Criticism of postmodernism  

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Train wreck at Montparnasse (October 22, 1895) by Studio Lévy and Sons.
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Criticism of postmodernism are intellectually diverse, including the assertions that postmodernism is meaningless and promotes obscurantism.

Contents

Vagueness

Philosopher Noam Chomsky has argued that postmodernism is meaningless because it adds nothing to analytical or empirical knowledge. He asks why postmodernist intellectuals won't respond like people in other fields when asked:

"Seriously, what are the principles of their theories, on what evidence are they based, what do they explain that wasn't already obvious, etc? These are fair requests for anyone to make. If they can't be met, then I'd suggest recourse to Hume's advice in similar circumstances: to the flames."

Moral relativism

Some critics have interpreted postmodern society to be synonymous with moral relativism and contributing to deviant behavior. See, Postmodernity, subsection "Anti-postmodernity critiques."

Culturally conservative writers are characterized as tending to look askance at the postmodernist era as ideologically agnostic and replete with moral relativism or situation ethics. Josh McDowell & Bob Hostetler offer the following definition of postmodernism: “A worldview characterized by the belief that truth doesn’t exist in any objective sense but is created rather than discovered.”… Truth is “created by the specific culture and exists only in that culture. Therefore, any system or statement that tries to communicate truth is a power play, an effort to dominate other cultures.”

Many philosophical movements reject both modernity and postmodernity as healthy states of being. Some of these are associated with cultural and religious conservatism that views postmodernity as a rejection of basic spiritual or natural truths and in its emphasis on material and physical pleasure an explicit rejection of inner balance and spirituality. Many of these critiques attack specifically the tendency to the "abandonment of objective truth" as the crucial unacceptable feature of the postmodern condition and often aim to offer a meta-narrative that provides this truth.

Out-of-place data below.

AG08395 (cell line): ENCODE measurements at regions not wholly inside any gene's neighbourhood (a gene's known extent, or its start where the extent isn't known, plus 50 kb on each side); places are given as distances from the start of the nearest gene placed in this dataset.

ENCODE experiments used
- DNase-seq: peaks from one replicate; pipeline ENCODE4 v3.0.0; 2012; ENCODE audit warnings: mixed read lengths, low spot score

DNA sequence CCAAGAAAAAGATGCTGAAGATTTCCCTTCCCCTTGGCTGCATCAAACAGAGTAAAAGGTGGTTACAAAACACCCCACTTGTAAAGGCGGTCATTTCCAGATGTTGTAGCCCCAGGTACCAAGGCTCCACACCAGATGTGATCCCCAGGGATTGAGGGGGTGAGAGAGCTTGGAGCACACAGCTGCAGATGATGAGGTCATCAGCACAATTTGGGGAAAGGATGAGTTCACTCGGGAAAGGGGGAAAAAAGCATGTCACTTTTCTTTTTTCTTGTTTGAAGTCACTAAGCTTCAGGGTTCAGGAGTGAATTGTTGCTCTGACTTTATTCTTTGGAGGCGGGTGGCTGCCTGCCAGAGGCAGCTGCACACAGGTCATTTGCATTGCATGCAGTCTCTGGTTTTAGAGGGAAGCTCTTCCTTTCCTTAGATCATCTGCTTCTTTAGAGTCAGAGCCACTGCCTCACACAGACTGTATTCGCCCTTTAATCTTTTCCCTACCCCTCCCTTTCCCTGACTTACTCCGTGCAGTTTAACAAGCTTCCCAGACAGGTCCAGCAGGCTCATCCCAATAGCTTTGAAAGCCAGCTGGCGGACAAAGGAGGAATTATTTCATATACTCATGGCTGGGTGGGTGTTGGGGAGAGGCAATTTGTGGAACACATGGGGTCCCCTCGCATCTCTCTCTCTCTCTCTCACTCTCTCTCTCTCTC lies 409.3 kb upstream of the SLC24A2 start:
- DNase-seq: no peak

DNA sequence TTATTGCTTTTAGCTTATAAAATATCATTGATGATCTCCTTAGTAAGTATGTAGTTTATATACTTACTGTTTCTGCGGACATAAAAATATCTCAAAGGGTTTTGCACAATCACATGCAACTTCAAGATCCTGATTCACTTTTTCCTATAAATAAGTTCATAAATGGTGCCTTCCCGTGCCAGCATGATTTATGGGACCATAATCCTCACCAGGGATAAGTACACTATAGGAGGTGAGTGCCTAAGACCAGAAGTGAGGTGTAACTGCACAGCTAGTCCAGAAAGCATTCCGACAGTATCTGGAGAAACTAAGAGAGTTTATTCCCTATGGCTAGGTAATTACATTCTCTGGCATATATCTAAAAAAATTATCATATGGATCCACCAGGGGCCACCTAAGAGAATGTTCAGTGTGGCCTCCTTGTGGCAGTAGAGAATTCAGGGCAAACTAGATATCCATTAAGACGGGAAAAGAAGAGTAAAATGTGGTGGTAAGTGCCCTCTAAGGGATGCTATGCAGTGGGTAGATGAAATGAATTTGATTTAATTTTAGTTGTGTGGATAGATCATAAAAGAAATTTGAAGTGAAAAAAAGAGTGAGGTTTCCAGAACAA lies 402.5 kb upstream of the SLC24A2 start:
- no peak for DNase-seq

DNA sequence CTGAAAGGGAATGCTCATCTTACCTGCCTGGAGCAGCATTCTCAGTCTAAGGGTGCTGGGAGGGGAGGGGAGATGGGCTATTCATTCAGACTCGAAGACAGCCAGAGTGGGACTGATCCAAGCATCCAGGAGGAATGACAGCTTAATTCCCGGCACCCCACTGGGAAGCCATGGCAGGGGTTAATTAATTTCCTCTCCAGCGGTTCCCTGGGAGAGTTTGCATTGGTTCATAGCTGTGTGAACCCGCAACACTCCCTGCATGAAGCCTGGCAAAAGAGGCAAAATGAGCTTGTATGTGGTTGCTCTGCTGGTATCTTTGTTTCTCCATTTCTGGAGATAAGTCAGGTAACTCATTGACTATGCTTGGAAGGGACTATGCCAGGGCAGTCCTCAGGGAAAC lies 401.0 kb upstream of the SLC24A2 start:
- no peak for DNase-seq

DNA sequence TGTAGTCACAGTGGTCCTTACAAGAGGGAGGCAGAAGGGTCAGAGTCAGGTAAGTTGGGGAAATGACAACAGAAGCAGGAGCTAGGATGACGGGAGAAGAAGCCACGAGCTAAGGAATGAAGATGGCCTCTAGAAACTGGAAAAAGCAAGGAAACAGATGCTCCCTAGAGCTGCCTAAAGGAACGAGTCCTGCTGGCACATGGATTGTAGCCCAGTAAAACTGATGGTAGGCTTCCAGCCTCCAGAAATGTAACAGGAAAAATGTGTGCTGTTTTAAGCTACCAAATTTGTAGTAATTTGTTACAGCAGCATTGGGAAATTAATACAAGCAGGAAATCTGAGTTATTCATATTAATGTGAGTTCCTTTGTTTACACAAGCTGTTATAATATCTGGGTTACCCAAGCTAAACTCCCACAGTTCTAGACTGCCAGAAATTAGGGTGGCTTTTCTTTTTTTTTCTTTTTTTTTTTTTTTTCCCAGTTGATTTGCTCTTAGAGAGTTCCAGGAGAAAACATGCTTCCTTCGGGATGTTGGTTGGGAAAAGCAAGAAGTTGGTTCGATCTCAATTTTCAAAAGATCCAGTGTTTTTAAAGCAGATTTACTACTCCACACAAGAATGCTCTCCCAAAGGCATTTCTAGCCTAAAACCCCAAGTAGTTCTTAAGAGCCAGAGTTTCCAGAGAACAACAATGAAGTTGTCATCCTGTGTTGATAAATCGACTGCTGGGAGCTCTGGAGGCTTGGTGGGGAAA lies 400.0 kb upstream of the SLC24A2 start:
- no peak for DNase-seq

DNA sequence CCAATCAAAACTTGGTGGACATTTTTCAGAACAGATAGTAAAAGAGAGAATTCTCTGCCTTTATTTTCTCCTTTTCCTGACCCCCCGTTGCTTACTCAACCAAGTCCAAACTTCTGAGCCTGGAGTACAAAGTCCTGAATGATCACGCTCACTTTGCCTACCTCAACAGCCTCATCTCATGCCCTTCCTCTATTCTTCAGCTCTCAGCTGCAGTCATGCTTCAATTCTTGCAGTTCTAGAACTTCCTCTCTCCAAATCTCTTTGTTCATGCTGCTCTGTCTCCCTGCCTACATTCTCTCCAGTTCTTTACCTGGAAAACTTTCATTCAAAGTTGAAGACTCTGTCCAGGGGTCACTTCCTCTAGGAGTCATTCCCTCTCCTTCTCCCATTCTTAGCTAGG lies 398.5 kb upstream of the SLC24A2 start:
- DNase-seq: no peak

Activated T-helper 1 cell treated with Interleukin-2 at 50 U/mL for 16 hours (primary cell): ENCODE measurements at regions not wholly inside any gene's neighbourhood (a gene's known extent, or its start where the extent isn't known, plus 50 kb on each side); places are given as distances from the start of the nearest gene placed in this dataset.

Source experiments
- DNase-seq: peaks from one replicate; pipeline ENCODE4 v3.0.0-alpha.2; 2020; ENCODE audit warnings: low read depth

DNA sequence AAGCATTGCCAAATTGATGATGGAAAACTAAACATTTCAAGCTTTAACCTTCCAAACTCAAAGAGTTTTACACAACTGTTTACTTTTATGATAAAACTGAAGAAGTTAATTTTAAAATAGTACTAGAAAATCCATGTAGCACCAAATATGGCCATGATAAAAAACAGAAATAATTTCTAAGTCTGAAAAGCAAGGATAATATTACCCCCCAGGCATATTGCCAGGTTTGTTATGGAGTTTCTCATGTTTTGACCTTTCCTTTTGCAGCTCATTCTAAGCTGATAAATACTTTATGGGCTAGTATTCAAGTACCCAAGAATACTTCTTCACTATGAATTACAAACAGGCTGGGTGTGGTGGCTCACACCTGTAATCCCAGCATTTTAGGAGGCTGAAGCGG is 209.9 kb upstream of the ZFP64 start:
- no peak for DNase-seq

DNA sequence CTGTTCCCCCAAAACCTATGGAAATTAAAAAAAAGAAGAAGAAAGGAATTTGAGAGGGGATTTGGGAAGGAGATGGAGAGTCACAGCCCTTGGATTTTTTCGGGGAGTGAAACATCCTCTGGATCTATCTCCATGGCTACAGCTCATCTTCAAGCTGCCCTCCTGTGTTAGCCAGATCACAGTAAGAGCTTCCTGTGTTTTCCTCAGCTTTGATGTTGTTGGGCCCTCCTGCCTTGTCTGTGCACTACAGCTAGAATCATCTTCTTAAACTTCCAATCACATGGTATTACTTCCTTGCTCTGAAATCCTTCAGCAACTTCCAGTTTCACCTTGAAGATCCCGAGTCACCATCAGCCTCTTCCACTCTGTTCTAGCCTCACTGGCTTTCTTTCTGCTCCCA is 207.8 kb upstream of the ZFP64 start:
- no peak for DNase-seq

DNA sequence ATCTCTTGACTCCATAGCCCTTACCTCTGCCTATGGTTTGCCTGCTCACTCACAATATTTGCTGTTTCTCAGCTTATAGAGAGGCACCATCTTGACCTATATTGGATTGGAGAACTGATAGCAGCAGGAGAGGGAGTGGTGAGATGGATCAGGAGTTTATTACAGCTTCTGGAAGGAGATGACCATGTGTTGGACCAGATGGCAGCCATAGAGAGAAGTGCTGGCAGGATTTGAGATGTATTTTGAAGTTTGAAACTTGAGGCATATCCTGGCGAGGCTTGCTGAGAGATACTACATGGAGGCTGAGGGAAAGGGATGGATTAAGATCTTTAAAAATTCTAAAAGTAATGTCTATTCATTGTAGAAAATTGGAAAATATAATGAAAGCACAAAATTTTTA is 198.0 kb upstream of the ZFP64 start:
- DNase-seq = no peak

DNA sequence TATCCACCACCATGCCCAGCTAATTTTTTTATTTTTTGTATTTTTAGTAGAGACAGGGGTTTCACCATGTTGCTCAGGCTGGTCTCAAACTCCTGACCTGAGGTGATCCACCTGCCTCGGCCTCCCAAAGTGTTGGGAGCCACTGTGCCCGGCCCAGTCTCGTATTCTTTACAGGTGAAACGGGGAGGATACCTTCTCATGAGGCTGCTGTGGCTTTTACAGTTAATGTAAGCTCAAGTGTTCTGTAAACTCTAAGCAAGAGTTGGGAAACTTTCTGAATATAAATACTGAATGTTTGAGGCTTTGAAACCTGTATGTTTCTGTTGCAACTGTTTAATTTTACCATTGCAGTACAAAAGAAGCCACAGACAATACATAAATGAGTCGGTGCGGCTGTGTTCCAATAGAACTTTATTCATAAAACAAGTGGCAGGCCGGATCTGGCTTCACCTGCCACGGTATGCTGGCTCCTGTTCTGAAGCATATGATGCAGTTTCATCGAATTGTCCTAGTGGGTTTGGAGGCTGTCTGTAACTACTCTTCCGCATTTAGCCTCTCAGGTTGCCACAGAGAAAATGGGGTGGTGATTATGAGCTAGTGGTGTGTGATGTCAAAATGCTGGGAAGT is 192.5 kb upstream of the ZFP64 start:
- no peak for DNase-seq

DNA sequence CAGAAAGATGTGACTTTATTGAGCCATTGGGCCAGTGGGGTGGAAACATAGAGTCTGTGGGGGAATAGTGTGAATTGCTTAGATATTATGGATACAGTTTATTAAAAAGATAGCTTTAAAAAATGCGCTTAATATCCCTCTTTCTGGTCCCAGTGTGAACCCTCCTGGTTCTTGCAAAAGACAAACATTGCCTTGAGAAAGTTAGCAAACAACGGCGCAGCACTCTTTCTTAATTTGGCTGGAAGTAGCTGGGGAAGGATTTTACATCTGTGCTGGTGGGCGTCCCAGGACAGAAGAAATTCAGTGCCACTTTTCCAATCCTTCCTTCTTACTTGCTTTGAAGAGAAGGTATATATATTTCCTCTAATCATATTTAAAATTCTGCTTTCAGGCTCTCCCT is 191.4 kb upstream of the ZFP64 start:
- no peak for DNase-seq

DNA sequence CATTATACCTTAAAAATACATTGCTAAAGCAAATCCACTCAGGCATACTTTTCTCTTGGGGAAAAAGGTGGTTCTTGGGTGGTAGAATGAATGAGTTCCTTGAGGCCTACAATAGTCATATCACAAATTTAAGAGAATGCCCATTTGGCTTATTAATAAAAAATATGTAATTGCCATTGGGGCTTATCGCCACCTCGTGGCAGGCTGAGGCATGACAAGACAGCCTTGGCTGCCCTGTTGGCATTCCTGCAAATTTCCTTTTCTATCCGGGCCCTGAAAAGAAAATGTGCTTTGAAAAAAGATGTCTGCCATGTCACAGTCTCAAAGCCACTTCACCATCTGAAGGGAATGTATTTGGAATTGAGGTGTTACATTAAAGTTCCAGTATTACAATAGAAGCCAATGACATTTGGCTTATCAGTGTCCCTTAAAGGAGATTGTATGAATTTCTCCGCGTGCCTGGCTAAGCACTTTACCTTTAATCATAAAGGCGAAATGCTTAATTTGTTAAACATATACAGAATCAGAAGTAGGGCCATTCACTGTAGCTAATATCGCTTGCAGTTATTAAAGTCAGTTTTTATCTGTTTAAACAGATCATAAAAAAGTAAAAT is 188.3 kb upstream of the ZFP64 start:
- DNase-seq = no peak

Marxian criticisms

Callinicos attacks notable postmodern thinkers such as Baudrillard and Lyotard, arguing postmodernism "reflects the disappointed revolutionary generation of '68, (particularly those of May 68) and the incorporation of many of its members into the professional and managerial 'new middle class'. It is best read as a symptom of political frustration and social mobility rather than as a significant intellectual or cultural phenomenon in its own right."

Art historian John Molyneux, also of the Socialist Workers Party, accuses postmodernists for "singing an old song long intoned by bourgeois historians of various persuasions".

Fredric Jameson, American literary critic and Marxist political theorist, attacks postmodernism (or poststructuralism), what he claims is "the cultural logic of late capitalism," for its refusal to critically engage with the metanarratives of capitalization and globalization. The refusal renders postmodernist philosophy complicit with the prevailing relations of domination and exploitation.

Sherry Wolf, a leading member of the American International Socialist Organization dismisses postmodernist theories as a way to fight for gay liberation in her 2009 publication, Sexuality and Socialism.

Alan Sokal, a self-described "unabashed Old Leftist" claims he never quite understood how deconstruction was supposed to help the working class and formulated a hoax to discredit postmodernism.

See also





Unless indicated otherwise, the text in this article is either based on Wikipedia article "Criticism of postmodernism" or another language Wikipedia page thereof used under the terms of the GNU Free Documentation License; or on original research by Jahsonic and friends. See Art and Popular Culture's copyright notice.

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